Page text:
Delp’s astute judgment paid off when Bid trounced General Assembly by 8 1/2 lengths, with his time of 1:41 3/5 for the 1 1/16 miles shattering the track record by a full second.
It was now October 28, well past the time most 2-year-olds raced back then. Bid surely would now be given a break before getting ready to begin his Derby campaign. But it became evident that the racing world might not be quite ready for a trainer like Buddy Delp when he stunned everyone by running Bid back in 14 days in the Heritage Stakes at Keystone Racetrack. Once again, Bid dominated his opposition, making a big move on the turn and drawing off with the utmost ease to win by six lengths.
So Bid had finally closed out his 2-year-old campaign with four major stakes victories in the span of 34 days, which today is considered the normal time between races for horses of any age.
Many 3-year-olds today are given two or three preps before the Kentucky Derby. Delp put Spectacular Bid away for nearly three months following his eventful fall campaign, yet still was able to give him five preps for the Derby. Bid coasted home in all of them, winning by an average margin of 8 1/2 lengths, despite the Florida Derby fiasco, in which he should have won by a city block had it not been for Franklin getting him stopped cold on several occasions.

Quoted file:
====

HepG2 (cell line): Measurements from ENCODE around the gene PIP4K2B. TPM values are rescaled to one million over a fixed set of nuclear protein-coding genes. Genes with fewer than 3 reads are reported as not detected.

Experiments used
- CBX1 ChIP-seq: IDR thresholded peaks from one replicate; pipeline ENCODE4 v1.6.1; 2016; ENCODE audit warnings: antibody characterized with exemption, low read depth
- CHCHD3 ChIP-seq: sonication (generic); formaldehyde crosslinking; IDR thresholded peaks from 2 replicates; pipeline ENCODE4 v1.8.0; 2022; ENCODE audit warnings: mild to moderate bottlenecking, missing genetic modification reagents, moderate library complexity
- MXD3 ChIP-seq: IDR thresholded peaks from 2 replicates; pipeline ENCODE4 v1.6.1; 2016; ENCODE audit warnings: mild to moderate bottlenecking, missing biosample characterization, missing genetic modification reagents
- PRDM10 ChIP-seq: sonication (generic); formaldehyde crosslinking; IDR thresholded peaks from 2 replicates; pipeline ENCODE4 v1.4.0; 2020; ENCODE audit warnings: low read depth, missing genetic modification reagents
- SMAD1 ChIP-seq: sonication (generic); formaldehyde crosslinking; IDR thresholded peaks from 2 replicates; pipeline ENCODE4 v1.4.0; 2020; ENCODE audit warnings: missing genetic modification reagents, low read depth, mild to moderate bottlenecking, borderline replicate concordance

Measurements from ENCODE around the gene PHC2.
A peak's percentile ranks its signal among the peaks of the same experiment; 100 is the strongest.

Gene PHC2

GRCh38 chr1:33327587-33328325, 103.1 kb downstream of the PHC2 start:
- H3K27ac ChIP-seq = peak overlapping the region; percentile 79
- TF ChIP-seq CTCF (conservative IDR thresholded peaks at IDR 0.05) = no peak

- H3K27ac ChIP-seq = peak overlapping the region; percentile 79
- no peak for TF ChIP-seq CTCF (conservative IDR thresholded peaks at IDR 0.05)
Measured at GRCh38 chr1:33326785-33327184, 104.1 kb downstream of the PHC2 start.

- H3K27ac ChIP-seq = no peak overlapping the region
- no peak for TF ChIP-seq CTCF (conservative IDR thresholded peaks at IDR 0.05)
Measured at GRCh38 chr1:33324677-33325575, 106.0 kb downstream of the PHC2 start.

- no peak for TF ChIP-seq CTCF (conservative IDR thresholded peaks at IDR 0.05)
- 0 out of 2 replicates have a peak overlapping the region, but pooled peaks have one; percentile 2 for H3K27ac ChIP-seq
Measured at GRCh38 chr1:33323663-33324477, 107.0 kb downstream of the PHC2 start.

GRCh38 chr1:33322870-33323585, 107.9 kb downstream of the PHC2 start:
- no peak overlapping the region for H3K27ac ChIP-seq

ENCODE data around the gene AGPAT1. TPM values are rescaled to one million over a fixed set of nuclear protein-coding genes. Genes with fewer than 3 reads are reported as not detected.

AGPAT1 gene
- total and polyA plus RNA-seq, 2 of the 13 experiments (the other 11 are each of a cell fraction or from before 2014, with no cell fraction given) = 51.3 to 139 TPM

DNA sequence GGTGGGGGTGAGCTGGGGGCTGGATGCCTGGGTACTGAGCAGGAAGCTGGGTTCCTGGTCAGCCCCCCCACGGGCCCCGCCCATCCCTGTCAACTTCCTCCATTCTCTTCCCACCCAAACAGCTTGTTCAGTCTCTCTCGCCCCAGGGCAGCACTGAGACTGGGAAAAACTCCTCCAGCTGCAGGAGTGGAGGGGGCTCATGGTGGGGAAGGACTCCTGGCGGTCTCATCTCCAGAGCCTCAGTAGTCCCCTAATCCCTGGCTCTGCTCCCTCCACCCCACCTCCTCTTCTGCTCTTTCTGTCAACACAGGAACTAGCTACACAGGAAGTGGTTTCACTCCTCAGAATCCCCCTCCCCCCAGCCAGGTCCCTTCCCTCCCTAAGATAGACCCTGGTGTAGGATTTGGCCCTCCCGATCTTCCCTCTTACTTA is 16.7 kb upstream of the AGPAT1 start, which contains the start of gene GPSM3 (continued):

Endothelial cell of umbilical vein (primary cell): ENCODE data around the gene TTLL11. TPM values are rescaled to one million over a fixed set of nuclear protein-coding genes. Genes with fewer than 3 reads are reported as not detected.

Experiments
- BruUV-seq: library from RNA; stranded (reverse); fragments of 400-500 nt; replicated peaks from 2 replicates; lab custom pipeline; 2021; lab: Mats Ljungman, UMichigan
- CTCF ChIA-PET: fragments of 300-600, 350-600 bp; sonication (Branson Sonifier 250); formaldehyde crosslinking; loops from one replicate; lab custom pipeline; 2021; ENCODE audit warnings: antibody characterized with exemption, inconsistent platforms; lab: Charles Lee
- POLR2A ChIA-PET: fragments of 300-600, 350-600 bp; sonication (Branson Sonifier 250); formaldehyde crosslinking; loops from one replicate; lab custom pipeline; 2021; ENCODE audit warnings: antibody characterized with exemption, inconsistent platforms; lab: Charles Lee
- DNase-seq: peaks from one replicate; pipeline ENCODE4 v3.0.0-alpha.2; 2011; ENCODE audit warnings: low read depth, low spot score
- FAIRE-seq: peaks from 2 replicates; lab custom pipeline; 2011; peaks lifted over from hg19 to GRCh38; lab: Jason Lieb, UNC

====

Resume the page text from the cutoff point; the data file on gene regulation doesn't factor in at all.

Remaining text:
The rest of Bid’s career, as they say, is history, as he rolled to convincing victories in the Kentucky Derby and Preakness. Of course, the main talk would be about the infamous safety pin that was found embedded in the bottom of the colt’s hoof the morning of the Belmont Stakes. The reason given by most people for his defeat was the ride by Franklin, who was unaware of Bid’s injury and instead of letting him sit back off the pace behind an 80-1 shot who was winging it out there on the lead, went after him on the clubhouse turn and then ran with him through fast fractions of :47 2/5 and 1:11 1/5. By comparison, the two Triple Crown winners in the previous two years, Seattle Slew and Affirmed, went their three-quarters in 1:14.